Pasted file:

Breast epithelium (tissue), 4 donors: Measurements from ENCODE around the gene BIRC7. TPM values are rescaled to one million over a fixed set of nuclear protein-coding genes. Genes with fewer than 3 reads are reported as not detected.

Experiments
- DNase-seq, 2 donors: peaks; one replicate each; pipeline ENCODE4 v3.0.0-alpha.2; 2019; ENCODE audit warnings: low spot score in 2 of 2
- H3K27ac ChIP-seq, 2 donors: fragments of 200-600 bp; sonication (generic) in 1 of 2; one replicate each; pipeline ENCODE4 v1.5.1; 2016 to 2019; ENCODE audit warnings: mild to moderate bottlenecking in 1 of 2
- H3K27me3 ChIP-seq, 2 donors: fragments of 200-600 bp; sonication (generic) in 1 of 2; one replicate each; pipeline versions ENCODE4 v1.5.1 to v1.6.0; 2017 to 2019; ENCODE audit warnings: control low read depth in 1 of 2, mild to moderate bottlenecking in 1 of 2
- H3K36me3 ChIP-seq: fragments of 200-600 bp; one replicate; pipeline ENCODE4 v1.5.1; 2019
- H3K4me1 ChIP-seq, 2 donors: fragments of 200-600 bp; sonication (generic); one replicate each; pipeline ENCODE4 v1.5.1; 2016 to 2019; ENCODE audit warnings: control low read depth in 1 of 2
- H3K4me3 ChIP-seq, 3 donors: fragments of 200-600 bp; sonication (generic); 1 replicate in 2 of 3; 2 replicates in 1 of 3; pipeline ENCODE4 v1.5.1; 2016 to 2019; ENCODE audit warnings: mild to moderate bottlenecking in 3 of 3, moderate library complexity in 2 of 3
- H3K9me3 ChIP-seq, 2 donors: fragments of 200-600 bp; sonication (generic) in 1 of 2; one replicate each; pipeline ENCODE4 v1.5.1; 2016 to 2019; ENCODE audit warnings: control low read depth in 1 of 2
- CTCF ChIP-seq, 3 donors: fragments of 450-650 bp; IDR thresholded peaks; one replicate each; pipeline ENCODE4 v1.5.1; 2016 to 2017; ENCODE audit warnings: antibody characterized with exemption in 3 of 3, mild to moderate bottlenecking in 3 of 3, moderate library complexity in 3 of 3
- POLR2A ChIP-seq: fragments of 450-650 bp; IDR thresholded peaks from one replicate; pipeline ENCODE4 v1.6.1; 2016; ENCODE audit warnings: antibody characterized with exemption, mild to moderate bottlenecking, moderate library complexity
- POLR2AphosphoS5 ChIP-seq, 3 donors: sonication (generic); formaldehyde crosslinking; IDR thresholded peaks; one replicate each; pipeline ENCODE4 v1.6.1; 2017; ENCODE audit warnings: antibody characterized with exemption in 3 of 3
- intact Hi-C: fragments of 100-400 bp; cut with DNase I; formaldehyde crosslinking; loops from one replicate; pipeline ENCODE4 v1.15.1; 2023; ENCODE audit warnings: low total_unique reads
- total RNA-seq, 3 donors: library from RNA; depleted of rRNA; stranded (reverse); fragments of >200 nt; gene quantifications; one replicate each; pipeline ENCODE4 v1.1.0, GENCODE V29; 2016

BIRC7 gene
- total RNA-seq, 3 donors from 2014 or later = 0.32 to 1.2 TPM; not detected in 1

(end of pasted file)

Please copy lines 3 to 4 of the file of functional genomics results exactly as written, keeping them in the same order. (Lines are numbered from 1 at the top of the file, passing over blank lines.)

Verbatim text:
- DNase-seq, 2 donors: peaks; one replicate each; pipeline ENCODE4 v3.0.0-alpha.2; 2019; ENCODE audit warnings: low spot score in 2 of 2
- H3K27ac ChIP-seq, 2 donors: fragments of 200-600 bp; sonication (generic) in 1 of 2; one replicate each; pipeline ENCODE4 v1.5.1; 2016 to 2019; ENCODE audit warnings: mild to moderate bottlenecking in 1 of 2